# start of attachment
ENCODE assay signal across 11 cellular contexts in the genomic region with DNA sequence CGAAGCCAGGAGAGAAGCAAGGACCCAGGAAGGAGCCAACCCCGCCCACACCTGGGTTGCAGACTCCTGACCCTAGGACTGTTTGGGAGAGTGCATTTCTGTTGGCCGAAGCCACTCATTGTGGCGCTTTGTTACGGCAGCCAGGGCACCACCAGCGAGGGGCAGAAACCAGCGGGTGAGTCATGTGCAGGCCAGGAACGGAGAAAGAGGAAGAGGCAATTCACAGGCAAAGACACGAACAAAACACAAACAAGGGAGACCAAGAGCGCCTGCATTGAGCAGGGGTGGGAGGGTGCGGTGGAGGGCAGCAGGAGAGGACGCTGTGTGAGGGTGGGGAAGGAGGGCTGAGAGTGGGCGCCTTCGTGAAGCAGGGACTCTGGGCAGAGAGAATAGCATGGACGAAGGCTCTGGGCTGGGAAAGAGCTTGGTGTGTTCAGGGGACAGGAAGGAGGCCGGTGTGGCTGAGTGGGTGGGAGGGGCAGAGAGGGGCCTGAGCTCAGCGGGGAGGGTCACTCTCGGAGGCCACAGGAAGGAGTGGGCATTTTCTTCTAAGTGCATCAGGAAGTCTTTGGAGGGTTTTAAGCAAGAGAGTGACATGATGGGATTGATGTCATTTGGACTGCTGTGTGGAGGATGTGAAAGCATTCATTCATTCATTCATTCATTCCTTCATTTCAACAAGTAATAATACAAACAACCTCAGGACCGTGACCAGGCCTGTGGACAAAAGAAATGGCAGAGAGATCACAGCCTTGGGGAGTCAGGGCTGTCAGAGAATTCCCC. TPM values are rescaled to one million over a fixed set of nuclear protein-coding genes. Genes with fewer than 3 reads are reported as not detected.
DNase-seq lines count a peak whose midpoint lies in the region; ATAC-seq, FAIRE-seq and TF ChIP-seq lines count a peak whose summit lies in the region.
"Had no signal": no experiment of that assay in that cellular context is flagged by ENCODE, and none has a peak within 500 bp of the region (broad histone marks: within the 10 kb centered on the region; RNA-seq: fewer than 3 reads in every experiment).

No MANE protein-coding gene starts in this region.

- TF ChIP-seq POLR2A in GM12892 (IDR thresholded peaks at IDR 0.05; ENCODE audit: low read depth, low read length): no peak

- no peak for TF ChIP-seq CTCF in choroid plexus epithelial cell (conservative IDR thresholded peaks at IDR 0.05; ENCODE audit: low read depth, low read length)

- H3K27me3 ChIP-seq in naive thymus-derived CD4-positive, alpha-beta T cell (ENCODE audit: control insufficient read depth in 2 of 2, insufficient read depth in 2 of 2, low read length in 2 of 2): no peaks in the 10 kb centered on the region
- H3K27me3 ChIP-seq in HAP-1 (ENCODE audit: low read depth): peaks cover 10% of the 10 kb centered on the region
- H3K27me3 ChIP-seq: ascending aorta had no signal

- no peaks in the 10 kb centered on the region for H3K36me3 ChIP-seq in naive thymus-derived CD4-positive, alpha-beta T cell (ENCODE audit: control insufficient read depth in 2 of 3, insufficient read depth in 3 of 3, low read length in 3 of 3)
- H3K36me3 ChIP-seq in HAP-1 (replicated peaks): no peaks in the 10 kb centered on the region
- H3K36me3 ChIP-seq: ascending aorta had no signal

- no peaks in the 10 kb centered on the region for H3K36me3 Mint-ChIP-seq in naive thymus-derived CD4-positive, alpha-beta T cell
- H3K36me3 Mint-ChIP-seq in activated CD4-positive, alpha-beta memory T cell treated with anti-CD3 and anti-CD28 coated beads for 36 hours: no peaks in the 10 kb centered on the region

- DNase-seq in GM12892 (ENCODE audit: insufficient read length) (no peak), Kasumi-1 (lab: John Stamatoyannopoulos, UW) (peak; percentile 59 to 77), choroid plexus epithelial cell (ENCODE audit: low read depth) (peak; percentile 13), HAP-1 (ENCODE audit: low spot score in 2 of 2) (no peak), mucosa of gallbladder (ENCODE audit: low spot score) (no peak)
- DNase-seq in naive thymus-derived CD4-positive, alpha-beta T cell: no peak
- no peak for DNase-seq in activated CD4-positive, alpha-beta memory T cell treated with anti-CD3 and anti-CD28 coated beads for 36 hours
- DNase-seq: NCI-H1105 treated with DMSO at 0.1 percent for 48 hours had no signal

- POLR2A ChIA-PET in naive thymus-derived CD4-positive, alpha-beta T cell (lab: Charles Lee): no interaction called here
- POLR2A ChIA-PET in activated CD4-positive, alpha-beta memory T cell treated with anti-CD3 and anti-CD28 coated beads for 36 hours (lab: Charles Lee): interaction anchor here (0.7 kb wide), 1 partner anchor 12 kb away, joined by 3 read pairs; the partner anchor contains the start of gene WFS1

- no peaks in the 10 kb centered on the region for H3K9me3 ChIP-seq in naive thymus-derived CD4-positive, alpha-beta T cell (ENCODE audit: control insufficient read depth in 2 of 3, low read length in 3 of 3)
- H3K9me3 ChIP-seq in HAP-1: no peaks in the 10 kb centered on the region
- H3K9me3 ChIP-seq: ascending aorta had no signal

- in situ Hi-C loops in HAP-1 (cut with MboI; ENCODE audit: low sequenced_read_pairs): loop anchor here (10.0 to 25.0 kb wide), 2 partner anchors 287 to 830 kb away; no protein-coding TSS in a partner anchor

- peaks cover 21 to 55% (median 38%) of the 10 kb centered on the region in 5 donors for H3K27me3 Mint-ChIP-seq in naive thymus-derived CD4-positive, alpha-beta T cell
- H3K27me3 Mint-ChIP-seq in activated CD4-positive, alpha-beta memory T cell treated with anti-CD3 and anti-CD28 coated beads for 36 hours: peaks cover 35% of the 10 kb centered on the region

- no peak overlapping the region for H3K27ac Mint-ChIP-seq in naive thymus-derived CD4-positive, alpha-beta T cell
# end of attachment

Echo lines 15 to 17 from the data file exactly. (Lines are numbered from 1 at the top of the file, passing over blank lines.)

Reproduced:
- DNase-seq in GM12892 (ENCODE audit: insufficient read length) (no peak), Kasumi-1 (lab: John Stamatoyannopoulos, UW) (peak; percentile 59 to 77), choroid plexus epithelial cell (ENCODE audit: low read depth) (peak; percentile 13), HAP-1 (ENCODE audit: low spot score in 2 of 2) (no peak), mucosa of gallbladder (ENCODE audit: low spot score) (no peak)
- DNase-seq in naive thymus-derived CD4-positive, alpha-beta T cell: no peak
- no peak for DNase-seq in activated CD4-positive, alpha-beta memory T cell treated with anti-CD3 and anti-CD28 coated beads for 36 hours